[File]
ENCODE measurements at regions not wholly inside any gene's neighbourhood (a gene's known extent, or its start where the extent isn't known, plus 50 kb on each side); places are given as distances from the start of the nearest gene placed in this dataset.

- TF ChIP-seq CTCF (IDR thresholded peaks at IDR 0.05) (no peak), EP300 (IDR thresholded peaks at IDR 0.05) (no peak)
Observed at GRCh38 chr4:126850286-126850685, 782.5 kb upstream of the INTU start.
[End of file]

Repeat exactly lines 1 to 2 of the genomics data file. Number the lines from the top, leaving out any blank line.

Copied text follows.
ENCODE measurements at regions not wholly inside any gene's neighbourhood (a gene's known extent, or its start where the extent isn't known, plus 50 kb on each side); places are given as distances from the start of the nearest gene placed in this dataset.

- TF ChIP-seq CTCF (IDR thresholded peaks at IDR 0.05) (no peak), EP300 (IDR thresholded peaks at IDR 0.05) (no peak)